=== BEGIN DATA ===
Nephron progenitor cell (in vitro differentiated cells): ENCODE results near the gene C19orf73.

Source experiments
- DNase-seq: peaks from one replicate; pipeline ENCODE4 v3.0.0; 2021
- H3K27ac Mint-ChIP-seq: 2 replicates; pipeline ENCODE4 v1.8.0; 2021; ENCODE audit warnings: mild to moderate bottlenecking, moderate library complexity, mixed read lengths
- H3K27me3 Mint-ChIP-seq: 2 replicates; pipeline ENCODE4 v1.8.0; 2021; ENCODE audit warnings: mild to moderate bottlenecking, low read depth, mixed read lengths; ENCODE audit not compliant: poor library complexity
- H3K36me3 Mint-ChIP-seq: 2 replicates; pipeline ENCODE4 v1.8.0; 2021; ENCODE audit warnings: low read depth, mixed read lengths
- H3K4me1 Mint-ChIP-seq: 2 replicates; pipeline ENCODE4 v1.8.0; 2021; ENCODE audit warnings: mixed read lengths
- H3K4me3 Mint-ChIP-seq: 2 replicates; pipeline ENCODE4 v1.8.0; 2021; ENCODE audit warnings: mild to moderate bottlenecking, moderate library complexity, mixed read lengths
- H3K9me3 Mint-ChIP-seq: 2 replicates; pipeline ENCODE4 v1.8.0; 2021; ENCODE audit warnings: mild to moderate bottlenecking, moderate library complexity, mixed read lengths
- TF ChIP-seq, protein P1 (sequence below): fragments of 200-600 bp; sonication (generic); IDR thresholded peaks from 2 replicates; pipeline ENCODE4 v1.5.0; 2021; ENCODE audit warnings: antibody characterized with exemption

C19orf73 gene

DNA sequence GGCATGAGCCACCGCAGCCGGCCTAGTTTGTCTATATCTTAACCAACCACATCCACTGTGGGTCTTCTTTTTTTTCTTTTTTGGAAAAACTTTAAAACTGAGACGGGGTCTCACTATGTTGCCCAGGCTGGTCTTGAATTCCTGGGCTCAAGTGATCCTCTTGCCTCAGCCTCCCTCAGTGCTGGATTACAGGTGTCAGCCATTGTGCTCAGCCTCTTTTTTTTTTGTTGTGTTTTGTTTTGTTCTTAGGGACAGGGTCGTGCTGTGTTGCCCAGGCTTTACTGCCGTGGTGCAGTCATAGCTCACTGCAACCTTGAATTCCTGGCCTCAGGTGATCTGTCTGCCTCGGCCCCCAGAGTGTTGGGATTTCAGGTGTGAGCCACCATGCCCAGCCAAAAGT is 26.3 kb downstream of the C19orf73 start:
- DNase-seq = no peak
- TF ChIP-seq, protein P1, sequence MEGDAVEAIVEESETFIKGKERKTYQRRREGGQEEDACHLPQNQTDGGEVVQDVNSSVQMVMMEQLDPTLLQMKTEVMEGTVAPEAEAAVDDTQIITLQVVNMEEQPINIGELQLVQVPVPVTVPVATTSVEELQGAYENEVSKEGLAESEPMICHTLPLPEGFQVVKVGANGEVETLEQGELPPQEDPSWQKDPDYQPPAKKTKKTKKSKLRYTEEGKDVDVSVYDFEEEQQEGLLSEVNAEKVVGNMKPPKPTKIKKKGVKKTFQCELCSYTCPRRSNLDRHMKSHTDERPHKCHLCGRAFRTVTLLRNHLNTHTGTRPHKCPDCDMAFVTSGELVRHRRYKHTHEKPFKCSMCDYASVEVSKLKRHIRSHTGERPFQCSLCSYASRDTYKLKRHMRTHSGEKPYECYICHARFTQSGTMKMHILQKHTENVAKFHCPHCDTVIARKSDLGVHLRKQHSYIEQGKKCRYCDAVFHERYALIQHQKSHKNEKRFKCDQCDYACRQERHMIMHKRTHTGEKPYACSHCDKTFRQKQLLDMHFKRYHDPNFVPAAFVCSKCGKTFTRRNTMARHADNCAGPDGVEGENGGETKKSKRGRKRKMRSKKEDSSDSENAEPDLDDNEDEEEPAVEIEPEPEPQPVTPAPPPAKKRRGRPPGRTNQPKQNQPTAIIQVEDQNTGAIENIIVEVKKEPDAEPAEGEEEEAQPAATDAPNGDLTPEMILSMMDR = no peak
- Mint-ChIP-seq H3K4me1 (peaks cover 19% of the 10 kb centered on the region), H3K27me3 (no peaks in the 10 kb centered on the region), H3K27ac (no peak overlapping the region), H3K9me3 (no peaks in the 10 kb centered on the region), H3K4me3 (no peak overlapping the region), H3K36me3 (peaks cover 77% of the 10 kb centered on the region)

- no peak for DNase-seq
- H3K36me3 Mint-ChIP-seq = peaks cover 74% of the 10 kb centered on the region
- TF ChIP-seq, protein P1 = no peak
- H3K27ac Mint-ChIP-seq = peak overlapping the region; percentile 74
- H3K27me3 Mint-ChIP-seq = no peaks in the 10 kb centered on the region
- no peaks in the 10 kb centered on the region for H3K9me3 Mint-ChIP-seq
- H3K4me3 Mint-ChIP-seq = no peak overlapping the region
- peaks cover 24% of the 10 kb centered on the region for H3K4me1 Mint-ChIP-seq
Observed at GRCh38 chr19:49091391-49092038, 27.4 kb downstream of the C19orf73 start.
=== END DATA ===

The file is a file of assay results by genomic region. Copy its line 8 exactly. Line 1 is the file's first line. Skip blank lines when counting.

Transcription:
- H3K4me3 Mint-ChIP-seq: 2 replicates; pipeline ENCODE4 v1.8.0; 2021; ENCODE audit warnings: mild to moderate bottlenecking, moderate library complexity, mixed read lengths